2012-06-01

    The Navy intends to use High Temperature Superconducting Degaussing (HTSDG) coil systems on future Navy platforms. The Navy Metalworking Center (NMC) is leading a team that is addressing cryostat configuration and manufacturing issues associated with fabricating long lengths of flexible, vacuum-jacketed cryostats that meet Navy shipboard performance requirements. The project includes provisions to evaluate the reliability performance, as well as proofing of fabrication techniques. Navy cryostat performance specifications include less than 1 Wm-1 heat loss, 2 MPa working pressure, and a 25-year vacuum life. Cryostat multilayer insulation (MLI) systems developed on the project have been validated using a standardized cryogenic test facility and implemented on 5-meterlong test samples. Performance data from these test samples, which were characterized using both LN2 boiloff and flow-through measurement techniques, will be presented. NMC is working with an Integrated Project Team consisting of Naval Sea Systems Command, Naval Surface Warfare Center-Carderock Division, Southwire Company, nkt cables, Oak Ridge National Laboratory (ORNL), ASRC Aerospace, and NASA Kennedy Space Center (NASA-KSC) to complete these efforts. Approved for public release; distribution is unlimited. This material is submitted with the understanding that right of reproduction for governmental purposes is reserved for the Office of Naval Research, Arlington, Virginia 22203-1995.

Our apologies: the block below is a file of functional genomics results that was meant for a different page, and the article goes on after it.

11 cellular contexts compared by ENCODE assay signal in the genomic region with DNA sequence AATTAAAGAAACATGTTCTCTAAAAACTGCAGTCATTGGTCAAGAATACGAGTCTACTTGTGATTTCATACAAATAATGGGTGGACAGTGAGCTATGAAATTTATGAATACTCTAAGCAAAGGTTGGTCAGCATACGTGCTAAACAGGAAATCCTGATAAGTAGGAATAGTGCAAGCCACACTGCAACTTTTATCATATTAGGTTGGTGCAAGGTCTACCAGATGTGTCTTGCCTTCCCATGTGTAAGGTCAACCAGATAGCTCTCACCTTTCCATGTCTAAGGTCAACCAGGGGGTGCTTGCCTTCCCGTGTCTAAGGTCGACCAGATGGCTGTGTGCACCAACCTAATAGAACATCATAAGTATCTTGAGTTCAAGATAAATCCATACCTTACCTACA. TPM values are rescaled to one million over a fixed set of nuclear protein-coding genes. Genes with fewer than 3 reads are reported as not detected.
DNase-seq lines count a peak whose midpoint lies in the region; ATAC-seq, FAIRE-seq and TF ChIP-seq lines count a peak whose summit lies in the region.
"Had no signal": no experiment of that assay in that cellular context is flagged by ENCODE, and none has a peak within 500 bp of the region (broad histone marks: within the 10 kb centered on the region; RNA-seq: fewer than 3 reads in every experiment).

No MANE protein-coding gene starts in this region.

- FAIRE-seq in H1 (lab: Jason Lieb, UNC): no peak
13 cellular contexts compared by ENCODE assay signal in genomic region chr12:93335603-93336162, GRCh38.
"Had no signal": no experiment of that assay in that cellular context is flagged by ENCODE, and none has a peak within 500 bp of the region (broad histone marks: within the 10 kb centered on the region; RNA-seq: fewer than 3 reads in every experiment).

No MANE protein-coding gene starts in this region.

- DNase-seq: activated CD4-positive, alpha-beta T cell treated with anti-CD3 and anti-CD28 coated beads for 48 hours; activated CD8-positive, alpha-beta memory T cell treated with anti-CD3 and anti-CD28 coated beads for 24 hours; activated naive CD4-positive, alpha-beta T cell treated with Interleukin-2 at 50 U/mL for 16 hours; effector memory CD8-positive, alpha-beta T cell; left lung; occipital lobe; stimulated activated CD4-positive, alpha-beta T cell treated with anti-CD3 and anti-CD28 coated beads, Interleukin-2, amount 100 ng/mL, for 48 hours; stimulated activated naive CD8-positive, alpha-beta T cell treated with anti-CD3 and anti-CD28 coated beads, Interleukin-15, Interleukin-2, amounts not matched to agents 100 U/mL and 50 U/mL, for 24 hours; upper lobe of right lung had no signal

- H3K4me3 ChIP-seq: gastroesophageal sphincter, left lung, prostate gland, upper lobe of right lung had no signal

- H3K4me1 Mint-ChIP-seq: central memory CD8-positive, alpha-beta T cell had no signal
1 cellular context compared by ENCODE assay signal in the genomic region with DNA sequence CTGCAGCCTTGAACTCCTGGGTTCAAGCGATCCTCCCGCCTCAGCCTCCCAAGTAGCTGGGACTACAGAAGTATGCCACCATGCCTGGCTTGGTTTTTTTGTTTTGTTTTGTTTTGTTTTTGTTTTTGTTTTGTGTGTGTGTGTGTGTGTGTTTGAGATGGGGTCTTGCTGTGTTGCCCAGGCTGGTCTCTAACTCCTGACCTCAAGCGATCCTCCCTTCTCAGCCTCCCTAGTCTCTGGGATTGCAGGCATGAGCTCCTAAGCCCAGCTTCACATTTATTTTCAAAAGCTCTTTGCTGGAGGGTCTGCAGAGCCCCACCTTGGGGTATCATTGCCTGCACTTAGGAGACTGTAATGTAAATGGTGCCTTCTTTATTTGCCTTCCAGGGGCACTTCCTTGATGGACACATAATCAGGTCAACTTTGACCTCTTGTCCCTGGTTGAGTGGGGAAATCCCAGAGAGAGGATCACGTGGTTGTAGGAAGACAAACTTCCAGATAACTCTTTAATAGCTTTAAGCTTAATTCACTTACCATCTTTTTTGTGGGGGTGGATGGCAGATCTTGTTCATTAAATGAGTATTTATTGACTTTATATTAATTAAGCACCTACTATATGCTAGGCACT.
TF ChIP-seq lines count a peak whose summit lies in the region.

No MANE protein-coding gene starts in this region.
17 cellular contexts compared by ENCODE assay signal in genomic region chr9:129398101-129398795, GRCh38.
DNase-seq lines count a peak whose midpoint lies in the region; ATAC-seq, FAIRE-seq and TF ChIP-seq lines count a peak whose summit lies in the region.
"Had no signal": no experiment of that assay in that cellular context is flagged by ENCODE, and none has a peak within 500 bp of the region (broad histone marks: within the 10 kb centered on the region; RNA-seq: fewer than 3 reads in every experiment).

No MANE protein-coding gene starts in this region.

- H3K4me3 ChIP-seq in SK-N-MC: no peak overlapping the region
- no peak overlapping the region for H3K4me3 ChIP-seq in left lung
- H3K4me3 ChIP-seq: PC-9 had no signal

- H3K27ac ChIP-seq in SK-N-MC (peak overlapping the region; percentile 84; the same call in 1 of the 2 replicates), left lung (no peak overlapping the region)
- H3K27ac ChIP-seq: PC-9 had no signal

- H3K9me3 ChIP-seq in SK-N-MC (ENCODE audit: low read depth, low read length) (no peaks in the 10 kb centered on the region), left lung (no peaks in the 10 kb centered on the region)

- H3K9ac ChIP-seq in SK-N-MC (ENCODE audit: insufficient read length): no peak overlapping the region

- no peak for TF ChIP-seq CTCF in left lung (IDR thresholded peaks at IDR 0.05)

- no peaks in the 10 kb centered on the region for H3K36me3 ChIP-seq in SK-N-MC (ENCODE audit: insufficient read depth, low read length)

13. Engineering design of vertical test stand cryostat

    SciTech Connect

    Suhane, S.K.; Sharma, N.K.; Raghavendra, S.; Joshi, S.C.; Das, S.; Kush, P.K.; Sahni, V.C.; Gupta, P.D.; Sylvester, C.; Rabehl, R.; Ozelis, J.; /Fermilab

    2011-03-01

    Under Indian Institutions and Fermilab collaboration, Raja Ramanna Centre for Advanced Technology and Fermi National Accelerator Laboratory are jointly developing 2K Vertical Test Stand (VTS) cryostats for testing SCRF cavities at 2K. The VTS cryostat has been designed for a large testing aperture of 86.36 cm for testing of 325 MHz Spoke resonators, 650 MHz and 1.3 GHz multi-cell SCRF cavities for Fermilab's Project-X. Units will be installed at Fermilab and RRCAT and used to test cavities for Project-X. A VTS cryostat comprises of liquid helium (LHe) vessel with internal magnetic shield, top insert plate equipped with cavity support stand and radiation shield, liquid nitrogen (LN{sub 2}) shield and vacuum vessel with external magnetic shield. The engineering design and analysis of VTS cryostat has been carried out using ASME B&PV Code and Finite Element Analysis. Design of internal and external magnetic shields was performed to limit the magnetic field inside LHe vessel at the cavity surface <1 {micro}T. Thermal analysis for LN{sub 2} shield has been performed to check the effectiveness of LN{sub 2} cooling and for compliance with ASME piping code allowable stresses.

  14. Insulation-Testing Cryostat With Lifting Mechanism

    NASA Technical Reports Server (NTRS)

    Fesmire, James; Dokos, Adam; Scholtens, Brekke; Nagy, Zoltan; Augustynowicz, Stanislaw

    2010-01-01